Tuesday, October 23, 2012

Why is Negative Evidence important in UG?

Negative Evidence

‘Negative evidence’ refers to the wrong or ungrammatical expressions. Negative evidence is a part of Chomsky’s universal grammar theory. According to him the input is degenerate in the sense that it does not usually contain ’negative evidence’ ,information from which the learner could work out what is not possible in a given language. Speakers proficient in a language know what expressions are acceptable in their language and what expressions are unacceptable. The key puzzle is how speakers should come to know the restrictions of their language, since expressions which violate those restrictions are not present in the input. This absence of negative evidence—that is, absence of evidence that an expression is part of a class of the ungrammatical sentences in one's language proves that a language is not learnable from input only. There are two kinds of negative evidences such as overt and covert.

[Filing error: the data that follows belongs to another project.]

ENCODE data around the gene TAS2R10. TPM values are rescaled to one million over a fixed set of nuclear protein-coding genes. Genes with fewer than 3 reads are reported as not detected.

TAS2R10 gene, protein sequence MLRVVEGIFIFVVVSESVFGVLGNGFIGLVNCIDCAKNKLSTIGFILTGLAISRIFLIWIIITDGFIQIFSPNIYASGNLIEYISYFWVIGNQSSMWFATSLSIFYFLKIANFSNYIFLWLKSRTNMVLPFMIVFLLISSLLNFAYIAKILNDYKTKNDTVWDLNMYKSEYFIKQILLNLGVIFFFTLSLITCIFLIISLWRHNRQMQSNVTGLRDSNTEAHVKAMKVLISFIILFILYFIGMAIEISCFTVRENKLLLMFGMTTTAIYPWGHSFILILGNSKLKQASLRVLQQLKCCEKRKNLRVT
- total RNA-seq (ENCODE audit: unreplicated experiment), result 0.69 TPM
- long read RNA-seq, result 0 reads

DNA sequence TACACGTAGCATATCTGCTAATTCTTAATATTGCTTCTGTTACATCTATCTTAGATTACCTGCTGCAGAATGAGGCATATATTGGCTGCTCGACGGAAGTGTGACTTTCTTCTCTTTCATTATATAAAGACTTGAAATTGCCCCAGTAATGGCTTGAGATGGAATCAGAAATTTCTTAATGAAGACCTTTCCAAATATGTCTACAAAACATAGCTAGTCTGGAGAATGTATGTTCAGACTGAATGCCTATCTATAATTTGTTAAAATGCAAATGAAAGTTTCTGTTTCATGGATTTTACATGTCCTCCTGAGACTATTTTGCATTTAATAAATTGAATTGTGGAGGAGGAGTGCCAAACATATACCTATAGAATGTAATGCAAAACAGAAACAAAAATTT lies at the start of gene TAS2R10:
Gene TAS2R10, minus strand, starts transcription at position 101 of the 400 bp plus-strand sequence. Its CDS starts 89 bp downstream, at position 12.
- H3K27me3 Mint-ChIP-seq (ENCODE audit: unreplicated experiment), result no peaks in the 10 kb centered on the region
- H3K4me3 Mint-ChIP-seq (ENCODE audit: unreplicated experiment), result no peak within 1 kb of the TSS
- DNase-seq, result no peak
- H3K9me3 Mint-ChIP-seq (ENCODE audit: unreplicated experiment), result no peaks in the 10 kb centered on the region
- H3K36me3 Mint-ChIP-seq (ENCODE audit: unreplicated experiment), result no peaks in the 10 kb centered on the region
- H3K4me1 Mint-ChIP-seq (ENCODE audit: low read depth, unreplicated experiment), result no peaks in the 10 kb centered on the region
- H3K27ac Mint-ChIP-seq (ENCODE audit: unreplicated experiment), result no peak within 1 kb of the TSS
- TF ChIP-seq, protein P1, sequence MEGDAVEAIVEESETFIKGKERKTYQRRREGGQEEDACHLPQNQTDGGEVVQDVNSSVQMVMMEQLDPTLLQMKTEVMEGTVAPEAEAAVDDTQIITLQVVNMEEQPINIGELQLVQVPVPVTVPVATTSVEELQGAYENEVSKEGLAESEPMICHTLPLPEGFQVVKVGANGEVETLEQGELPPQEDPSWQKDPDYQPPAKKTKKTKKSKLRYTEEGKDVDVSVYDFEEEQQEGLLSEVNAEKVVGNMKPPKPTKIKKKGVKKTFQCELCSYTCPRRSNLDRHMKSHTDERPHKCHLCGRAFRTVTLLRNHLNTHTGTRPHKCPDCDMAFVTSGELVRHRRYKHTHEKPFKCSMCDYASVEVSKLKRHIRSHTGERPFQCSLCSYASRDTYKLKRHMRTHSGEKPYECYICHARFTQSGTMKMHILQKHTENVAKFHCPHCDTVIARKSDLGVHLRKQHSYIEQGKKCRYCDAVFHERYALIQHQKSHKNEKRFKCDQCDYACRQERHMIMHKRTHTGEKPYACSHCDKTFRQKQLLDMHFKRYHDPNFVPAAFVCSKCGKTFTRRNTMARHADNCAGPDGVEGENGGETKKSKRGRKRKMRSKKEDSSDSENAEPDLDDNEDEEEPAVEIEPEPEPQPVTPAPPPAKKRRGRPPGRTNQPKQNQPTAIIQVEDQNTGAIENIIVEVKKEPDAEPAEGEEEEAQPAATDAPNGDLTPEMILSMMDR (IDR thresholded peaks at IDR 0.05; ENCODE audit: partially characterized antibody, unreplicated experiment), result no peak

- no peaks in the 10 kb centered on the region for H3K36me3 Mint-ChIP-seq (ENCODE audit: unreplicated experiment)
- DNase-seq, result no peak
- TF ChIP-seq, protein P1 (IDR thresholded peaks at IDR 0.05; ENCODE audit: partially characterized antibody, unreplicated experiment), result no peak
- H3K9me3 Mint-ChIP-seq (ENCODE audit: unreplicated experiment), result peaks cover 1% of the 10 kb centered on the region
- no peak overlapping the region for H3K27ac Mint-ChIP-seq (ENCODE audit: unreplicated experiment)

Overt negative evidence is unavailable to a child because caretakers react to the truth value,not from,of children’s utterances and rarely correct the ungrammatical speech.Covert negative evidence is also unavailable ,since all that learners hear is grammatical utterances. 

In order to understand the negative evidence we can study the following two examples:
For example, in English one cannot relate a question word like 'what' to a predicate within a relative clause (1):
 (1) *What did John meet a man who sold?
Such expressions are not available to the language learners, because they are, by hypothesis, ungrammatical for speakers of the local language. Speakers of the local language do not utter such expressions and note that they are unacceptable to language learners. 

We can also study the following two sentences to learn about the negative evidence.

1,We gave the book to the girl.
2,We explained the answer to the girl.
Apparently these two sentences have the same surface structures,but whereas (1) contains an indirect object and can be rewritten as (3),
3,We gave the girl the book.
(2) contains a prepositional phrase and cannot be rewritten as (4):

4,We explained the girl the answer.

How does the child find out that ’give’ takes an indirect object and ’explain’ a prepositional phrase?How does the child discover  that (4) is ungrammatical?

One possible answer is that the adults correct the children , but the research does show the different thing. It seems logical to assume ,therefore , that there must be some innate principle which prevents the child from producing sentences like (4).